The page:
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Last Updated: Friday, 8 April, 2005, 10:56 GMT 11:56 UK
Ex-hacker warns on computer security
Spencer Kelly
By Spencer Kelly
Reporter, BBC Click Online

A reformed ex-hacker gave Click Online's Spencer Kelly a demonstration of just how much damage a worm or virus can do to your home computer.

Jacques Erasmus, ex-hacker
Jacques Erasmus now uses his experience to fight the hackers
Jacques Erasmus makes his living advising on computer security, helping to write software to repel hackers.

His extensive experience comes from a less honourable past: as a hobby, he used to be a hacker himself.

But he says that, unlike him, today's hackers do not just do it for fun.

"The new breed of hackers are driven by money. That's their main motivation, extorting businesses and other institutions.

So how do these people, who presumably have day jobs related to computers, get together and decide to form a group of hackers?

Speedy attack

Jacques Erasmus says: "I think they mostly hang out in chat rooms and forums on the 'net, discuss hacking computer security and from these groups they'll find people that they think are suitable, with the right skill set, and they'll form a team, a crew."

Within seconds of infection, our PC started downloading some strange programs
Jacques wanted to demonstrate just how risky it is to connect an unprotected PC to the internet.

We set up a poor Windows XP machine with no firewall or anti-virus software.

Connecting it to the internet would be like throwing it into a lion pen with raw meat strapped to its hard drive.

How long would it be before we were hit by something nasty on the net? Hours, minutes?

As it turned out - eight seconds!

We were hit by Sasser, one of the fastest spreading worms on the internet.

It wastes no time at all in taking over your PC.

Within seconds of infection, our PC started downloading some strange programs, or payloads, from mysterious internet addresses.

These payloads are the programs that can take control of your machine and turn it into a remote controlled bot.


Our machine then started scanning random internet addresses, looking for other vulnerable PCs to infect.

Then Internet Explorer started downloading spyware.

Large websites and businesses are frequently targetted by hackers
Within five minutes our PC was running so many malicious programs that the CPU (central processing unit) was running flat-out at 100% - and we were not even touching it.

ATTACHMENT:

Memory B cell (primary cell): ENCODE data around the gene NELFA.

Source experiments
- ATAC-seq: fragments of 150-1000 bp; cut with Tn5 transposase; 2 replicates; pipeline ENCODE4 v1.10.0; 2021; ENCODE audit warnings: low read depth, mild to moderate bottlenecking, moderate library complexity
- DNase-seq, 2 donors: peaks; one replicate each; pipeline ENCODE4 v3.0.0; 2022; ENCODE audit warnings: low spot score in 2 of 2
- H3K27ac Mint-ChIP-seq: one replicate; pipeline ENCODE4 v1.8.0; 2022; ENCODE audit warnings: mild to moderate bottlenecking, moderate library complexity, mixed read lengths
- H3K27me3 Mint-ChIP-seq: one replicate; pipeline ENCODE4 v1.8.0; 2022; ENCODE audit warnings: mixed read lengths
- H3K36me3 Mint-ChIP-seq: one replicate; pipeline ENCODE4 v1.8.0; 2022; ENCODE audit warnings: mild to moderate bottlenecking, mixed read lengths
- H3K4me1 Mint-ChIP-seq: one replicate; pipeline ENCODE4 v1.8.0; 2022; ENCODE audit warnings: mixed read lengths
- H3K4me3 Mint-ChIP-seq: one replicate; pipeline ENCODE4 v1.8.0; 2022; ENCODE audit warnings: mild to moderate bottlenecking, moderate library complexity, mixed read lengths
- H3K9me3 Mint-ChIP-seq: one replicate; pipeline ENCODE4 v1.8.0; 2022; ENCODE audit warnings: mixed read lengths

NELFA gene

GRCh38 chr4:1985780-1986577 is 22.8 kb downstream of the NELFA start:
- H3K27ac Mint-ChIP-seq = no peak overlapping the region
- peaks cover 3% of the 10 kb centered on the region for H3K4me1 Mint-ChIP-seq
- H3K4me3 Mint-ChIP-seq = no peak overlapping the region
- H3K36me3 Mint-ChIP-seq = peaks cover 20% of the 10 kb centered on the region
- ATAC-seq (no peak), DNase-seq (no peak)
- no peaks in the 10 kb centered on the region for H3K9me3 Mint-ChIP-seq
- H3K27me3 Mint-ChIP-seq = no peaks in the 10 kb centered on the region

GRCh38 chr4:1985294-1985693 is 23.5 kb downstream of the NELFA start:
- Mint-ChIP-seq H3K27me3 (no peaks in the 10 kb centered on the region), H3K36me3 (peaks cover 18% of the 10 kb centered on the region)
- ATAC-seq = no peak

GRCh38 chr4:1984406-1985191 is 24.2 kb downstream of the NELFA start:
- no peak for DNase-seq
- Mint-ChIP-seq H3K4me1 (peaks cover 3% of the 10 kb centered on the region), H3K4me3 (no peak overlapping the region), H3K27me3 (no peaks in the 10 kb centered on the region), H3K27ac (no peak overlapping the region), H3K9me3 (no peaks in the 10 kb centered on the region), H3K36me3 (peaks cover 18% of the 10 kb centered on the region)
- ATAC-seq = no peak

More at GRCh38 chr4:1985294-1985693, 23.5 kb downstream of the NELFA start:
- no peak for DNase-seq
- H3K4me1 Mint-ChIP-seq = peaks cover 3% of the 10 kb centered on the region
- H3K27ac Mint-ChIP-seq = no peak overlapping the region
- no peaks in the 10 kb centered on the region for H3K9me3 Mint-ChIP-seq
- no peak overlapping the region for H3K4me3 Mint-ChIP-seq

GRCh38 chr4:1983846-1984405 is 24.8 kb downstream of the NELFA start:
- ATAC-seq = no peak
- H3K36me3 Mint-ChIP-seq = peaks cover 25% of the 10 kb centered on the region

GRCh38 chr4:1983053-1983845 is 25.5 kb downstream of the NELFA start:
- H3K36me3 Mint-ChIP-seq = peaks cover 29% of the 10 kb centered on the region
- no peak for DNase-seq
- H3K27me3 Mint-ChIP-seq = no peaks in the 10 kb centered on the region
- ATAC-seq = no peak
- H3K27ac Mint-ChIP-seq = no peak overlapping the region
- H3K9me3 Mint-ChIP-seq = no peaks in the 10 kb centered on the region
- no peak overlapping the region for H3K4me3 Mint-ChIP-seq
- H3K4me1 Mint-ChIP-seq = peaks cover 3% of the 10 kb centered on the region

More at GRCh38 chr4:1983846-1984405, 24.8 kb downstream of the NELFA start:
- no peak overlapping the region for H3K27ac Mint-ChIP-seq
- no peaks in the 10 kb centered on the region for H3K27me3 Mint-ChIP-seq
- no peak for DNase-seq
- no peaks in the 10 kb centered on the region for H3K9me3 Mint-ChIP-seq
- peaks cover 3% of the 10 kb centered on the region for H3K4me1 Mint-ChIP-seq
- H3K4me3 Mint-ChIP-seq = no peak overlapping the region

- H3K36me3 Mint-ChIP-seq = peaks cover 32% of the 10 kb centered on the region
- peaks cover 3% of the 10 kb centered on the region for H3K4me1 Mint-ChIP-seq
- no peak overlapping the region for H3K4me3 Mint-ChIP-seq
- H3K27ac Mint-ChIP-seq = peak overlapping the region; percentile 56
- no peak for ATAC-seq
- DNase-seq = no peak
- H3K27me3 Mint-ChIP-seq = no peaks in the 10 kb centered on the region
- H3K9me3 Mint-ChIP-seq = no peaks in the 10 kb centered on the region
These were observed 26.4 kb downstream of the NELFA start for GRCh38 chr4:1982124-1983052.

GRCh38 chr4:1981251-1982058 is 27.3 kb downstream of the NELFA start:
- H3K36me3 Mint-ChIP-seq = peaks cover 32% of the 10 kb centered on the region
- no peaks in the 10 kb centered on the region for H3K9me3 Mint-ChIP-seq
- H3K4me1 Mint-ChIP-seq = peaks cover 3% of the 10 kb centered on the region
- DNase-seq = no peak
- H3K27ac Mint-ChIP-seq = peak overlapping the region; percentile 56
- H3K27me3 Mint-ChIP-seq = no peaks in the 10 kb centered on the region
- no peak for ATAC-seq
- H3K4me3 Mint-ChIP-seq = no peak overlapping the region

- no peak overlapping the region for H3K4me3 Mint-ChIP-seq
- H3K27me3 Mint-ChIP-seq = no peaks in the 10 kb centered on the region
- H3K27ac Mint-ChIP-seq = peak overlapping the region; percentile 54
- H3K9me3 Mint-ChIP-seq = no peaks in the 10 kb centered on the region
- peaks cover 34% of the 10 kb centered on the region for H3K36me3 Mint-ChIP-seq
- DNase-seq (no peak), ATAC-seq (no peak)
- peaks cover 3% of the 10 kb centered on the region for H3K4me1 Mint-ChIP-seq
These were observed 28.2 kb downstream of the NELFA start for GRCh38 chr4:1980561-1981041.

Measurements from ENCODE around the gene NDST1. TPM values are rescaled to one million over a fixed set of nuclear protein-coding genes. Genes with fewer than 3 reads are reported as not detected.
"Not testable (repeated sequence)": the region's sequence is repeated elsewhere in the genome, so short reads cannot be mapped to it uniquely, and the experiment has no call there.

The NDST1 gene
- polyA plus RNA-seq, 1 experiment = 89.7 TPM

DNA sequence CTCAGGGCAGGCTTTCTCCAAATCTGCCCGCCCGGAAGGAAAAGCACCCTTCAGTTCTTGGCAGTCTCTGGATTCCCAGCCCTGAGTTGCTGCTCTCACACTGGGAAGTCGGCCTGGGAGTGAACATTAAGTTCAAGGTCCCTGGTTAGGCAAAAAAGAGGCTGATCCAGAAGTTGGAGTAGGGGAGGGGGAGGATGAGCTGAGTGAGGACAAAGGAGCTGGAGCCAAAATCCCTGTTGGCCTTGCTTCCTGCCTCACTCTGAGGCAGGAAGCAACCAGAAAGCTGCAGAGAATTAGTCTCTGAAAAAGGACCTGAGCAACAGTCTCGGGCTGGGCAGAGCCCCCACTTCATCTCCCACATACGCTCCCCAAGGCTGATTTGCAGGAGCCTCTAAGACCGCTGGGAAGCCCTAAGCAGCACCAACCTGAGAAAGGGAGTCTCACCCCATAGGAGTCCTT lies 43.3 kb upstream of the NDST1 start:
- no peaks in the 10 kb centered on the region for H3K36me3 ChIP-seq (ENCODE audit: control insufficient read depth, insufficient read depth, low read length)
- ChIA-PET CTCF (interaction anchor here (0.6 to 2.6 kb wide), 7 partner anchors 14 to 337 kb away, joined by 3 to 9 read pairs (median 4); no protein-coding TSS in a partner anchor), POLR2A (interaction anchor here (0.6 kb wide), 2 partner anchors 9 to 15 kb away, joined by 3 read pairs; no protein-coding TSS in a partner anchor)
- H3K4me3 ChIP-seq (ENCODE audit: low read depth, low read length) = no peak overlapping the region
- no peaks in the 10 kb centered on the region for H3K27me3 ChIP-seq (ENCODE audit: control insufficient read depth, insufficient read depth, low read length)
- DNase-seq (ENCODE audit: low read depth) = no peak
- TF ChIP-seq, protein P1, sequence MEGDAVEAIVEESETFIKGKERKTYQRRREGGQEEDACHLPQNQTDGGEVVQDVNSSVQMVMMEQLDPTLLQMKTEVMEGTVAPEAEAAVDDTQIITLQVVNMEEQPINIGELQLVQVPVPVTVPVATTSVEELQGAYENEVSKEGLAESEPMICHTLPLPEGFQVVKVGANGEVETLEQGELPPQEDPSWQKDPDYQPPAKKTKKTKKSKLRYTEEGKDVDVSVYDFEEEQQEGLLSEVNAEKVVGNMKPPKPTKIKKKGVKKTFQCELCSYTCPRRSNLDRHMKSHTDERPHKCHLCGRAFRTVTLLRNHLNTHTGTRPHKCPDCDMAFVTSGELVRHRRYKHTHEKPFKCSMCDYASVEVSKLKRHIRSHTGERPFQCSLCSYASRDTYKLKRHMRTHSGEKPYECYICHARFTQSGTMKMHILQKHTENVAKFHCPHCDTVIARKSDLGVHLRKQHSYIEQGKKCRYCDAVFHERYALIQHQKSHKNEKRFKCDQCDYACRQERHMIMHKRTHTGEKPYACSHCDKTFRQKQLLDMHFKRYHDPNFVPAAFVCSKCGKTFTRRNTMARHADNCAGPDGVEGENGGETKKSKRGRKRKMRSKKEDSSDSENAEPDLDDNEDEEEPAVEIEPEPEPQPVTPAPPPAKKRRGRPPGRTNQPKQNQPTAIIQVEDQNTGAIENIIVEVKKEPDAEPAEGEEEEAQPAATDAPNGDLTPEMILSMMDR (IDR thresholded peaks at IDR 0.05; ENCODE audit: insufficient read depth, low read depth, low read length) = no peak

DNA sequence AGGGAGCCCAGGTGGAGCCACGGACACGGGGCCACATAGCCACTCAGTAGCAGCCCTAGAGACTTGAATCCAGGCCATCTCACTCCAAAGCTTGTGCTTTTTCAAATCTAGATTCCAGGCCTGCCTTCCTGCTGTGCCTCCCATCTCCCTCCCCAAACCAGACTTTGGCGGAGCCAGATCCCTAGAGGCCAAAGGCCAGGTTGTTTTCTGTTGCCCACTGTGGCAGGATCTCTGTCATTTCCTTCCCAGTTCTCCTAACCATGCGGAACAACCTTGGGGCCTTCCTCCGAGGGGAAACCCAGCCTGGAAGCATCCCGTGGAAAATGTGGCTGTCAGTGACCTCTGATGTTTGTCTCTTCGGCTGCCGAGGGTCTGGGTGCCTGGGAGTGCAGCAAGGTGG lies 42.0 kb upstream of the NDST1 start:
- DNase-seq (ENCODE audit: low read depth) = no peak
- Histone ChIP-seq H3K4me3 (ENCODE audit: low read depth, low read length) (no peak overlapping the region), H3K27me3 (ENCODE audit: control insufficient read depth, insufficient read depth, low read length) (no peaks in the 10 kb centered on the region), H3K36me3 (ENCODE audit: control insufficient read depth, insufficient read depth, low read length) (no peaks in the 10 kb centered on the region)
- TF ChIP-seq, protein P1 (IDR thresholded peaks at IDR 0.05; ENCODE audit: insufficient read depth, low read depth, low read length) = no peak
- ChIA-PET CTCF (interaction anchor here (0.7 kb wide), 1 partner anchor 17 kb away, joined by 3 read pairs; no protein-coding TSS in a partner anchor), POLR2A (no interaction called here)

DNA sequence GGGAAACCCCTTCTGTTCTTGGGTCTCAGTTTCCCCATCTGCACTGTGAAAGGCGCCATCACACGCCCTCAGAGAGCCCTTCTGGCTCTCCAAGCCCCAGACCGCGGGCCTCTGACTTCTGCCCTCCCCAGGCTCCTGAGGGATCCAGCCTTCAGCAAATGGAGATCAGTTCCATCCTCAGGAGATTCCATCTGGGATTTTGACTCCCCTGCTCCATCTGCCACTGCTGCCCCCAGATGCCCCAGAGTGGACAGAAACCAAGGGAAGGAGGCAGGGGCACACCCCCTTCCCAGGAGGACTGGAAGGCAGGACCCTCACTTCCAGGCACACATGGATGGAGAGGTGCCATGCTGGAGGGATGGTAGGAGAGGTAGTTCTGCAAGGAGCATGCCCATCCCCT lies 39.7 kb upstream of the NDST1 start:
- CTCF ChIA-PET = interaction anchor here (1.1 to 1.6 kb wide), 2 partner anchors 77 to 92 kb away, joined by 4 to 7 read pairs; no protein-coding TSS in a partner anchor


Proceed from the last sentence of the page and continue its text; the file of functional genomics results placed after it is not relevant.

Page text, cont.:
Perhaps the most sinister thing about an infected PC is that it can become part of a "botnet" - a network of seemingly innocent but infected machines whose combined processing power can be hired out to organized crime.

These botnets can comprise hundreds or thousands of zombie PCs, all awaiting instructions.

One of the most common instructions would be to launch a concerted attack on a popular website - a DDOS (distributed denial of service) attack, where major websites are flooded with repeated bogus requests from hundreds of zombie PCs.

Overwhelmed by the traffic, the site goes down.


Several large websites, including Google, have already fallen victim to DDOS attacks.

Jacques Erasmus explains: "First is the extortion, where they'll phone a high profile website that has lots of visitors and makes money, and they'll say to them 'give us 100,000 or we'll take down your website for X amount of hours'."

Our PC crashed completely in less than 30 minutes
If the targeted website then fails to pay the money it is DDOSed to death.

Another function of a remote-controlled PC is to report back all the keystrokes typed on its keyboard.

This is thought to be how hackers recently obtained passwords to the systems of the Sumitomo Mitsui bank in London, and began electronically stealing funds.

In this case, police foiled the scam and made an arrest.

Lost trail

But following the money trail often proves difficult, as Jacques points out.

"I've heard that these guys all set up Latvian bank accounts, which are pretty much untraceable. Latvia is the new Switzerland.

"If you found a hole in software that millions of people use, and is very high profile, you can sell that to the highest bidder for perhaps one or two million dollars."

Of course, if you have been a victim of hacking, it is no laughing matter.

It certainly was not for our PC, which crashed completely in less than 30 minutes.

It is interesting to note that although we were only hit by three worms in 25 minutes, the damage each of them did was enormous.

All of it could have been prevented with anti-virus software and a firewall.

Click Online is broadcast on BBC News 24: Saturday at 2030, Sunday at 0430 and 1630, and on Monday at 0030. A short version is also shown on BBC Two: Saturday at 0645 and BBC One: Sunday at 0730 . Also BBC World.

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30 Jun 04 |  Technology
Hackers: Friends or foes?
14 Jul 04 |  Business



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